Excerpt from the OH&S Canada magazine
A Regina-based wood supplier was fined $40,000 for its involvement in an incident that caused the worker several fingers, two years ago in 2015.
According to a September 6, 2017 statement from the Saskatchewan Ministry of Labour Relations and Workplace Safety, an employee of Aallcann Wood Suppliers Inc. was removing debris from a with peeler at a worksite near Prince Albert on October 29, 2015, when the machine’s rotating teeth contact at the worker’s hand, severing several of the fingers.
The employer pleaded guilty in Prince Albert Provincial Court to failing to ensure that the machine was locked out for a worker undertook maintenance of it. Three other charges were dropped.
Why were there not a set of workplace procedures to deal with this type of issue? Where was the supervisor in all this? If this had been in Ontario, then under the Ontario ‘Industrial’ regulation 851/90, section 42, both subsections 1 and 2 would have been violated. The subsections state,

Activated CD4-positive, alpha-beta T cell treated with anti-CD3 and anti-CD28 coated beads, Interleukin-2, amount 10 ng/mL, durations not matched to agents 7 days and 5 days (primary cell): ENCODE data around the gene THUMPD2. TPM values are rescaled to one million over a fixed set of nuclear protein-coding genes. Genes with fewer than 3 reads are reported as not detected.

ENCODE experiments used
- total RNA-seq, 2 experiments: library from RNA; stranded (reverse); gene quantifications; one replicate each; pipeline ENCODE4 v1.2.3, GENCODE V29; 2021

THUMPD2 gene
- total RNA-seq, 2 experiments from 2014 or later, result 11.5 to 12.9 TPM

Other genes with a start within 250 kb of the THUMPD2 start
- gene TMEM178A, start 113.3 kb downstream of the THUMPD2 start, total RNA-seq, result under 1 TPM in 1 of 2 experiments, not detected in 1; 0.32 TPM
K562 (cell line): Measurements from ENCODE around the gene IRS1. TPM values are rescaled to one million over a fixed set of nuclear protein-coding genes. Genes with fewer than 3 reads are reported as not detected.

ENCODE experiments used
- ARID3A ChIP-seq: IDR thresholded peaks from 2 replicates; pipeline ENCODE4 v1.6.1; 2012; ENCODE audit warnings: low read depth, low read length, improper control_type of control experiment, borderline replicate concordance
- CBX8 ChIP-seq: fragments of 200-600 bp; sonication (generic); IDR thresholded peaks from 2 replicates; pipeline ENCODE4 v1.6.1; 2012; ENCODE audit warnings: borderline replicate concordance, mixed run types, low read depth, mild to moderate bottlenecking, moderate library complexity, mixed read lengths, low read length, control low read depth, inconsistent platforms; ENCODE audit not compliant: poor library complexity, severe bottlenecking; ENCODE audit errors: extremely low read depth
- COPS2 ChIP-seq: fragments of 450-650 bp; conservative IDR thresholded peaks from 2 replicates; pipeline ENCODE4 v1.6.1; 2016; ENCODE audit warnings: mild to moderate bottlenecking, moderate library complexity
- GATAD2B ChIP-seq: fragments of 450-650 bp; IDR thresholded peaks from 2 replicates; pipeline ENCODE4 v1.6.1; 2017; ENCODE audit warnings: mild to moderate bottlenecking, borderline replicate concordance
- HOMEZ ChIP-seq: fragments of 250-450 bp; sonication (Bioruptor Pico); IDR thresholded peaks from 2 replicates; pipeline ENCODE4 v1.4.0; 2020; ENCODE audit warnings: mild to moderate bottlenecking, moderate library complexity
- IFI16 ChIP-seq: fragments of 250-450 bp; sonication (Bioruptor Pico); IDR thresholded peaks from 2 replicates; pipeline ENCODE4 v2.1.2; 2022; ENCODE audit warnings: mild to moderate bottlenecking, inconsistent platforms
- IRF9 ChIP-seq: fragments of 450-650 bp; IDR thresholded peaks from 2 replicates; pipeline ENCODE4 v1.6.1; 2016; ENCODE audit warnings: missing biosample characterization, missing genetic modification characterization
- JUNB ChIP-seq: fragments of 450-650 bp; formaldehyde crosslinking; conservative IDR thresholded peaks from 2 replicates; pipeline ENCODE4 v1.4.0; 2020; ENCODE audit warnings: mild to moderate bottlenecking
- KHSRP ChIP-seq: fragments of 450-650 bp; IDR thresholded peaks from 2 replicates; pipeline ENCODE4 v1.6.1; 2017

(1) “The power supply to electrical installations, equipment or conductors shall be disconnected, locked out of service and tagged before any work is done, and while it is being done, on or near live exposed parts of the installations, equipment or conductors.”
(2) “Before beginning the work, each worker shall determine if the requirements of subsection (1) have been complied with.”
Since the employer was obviously not aware of the sections, they were in direct violation of section 25, subsection 1(c) which states,
“An employer shall ensure that,
(c) the measures and procedures prescribed are carried out in the workplace.”
If the supervisor was unaware of the sections then the employer was also in direct violation of section 25, subsection 2 (c) which states,
“An employer shall,
(c) when appointing a supervisor, appoint a competent person.”
As the reader can see, the need to delve into the Occupational Health and Safety Act (OHSA) and the appropriate regulations.
Lockout/tagout is a very popular section of any of the sector regulations. It is too bad this company didn’t see the need to protect their workers better.
Ensure your workplace is a safe place.
Remember – In Ontario, “ALL Accidents are Preventable”
‘Work’ and ‘Play’ safe.
Daniel L. Beal
CHSEP – Advanced Level
VP & Senior Trainer
HRS Group Inc.